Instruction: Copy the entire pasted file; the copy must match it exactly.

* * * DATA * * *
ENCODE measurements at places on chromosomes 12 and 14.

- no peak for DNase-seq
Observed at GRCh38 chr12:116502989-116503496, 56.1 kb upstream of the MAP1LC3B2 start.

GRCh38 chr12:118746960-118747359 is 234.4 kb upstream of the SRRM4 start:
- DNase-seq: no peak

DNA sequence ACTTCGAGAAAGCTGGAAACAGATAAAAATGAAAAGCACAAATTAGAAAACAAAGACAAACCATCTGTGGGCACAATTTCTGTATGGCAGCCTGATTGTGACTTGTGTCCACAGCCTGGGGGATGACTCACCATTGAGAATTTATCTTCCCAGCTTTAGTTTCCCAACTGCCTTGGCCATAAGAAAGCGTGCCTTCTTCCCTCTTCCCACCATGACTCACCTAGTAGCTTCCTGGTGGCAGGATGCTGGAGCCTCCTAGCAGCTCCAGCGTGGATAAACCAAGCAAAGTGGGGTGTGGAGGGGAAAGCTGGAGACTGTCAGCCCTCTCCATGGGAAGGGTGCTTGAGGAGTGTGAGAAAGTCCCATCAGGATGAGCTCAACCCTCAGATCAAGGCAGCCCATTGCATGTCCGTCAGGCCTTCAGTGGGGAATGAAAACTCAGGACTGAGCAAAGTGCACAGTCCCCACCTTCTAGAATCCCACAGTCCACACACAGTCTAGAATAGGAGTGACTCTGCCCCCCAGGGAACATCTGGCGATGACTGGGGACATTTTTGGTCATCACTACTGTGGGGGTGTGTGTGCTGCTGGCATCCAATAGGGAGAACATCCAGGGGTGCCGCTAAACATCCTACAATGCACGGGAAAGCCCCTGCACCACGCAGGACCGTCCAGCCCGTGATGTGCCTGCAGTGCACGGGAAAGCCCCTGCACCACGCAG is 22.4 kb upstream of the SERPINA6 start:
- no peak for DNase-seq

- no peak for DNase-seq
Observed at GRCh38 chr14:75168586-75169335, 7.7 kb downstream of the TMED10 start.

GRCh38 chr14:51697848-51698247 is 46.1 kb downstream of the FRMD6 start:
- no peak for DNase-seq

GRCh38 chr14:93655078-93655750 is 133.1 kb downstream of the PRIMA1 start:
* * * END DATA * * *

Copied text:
ENCODE measurements at places on chromosomes 12 and 14.

- no peak for DNase-seq
Observed at GRCh38 chr12:116502989-116503496, 56.1 kb upstream of the MAP1LC3B2 start.

GRCh38 chr12:118746960-118747359 is 234.4 kb upstream of the SRRM4 start:
- DNase-seq: no peak

DNA sequence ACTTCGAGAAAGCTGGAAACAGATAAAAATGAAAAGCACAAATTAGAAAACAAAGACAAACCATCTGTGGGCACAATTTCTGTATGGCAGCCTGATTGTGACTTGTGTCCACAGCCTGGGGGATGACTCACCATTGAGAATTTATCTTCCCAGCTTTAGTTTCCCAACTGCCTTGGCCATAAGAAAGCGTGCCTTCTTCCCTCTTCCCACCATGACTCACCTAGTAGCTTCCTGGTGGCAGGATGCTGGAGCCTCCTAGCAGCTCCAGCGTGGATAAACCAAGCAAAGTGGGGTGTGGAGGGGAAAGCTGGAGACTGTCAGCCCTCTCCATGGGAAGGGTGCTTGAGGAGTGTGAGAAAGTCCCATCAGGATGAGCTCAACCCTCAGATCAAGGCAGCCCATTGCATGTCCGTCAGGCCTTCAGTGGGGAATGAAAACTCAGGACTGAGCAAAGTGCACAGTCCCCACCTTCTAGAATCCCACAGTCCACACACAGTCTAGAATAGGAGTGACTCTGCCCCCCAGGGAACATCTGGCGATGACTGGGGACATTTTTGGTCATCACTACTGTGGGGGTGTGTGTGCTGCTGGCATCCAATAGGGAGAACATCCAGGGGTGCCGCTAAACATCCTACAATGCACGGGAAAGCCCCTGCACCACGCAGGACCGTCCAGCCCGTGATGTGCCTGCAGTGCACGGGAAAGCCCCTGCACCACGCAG is 22.4 kb upstream of the SERPINA6 start:
- no peak for DNase-seq

- no peak for DNase-seq
Observed at GRCh38 chr14:75168586-75169335, 7.7 kb downstream of the TMED10 start.

GRCh38 chr14:51697848-51698247 is 46.1 kb downstream of the FRMD6 start:
- no peak for DNase-seq

GRCh38 chr14:93655078-93655750 is 133.1 kb downstream of the PRIMA1 start: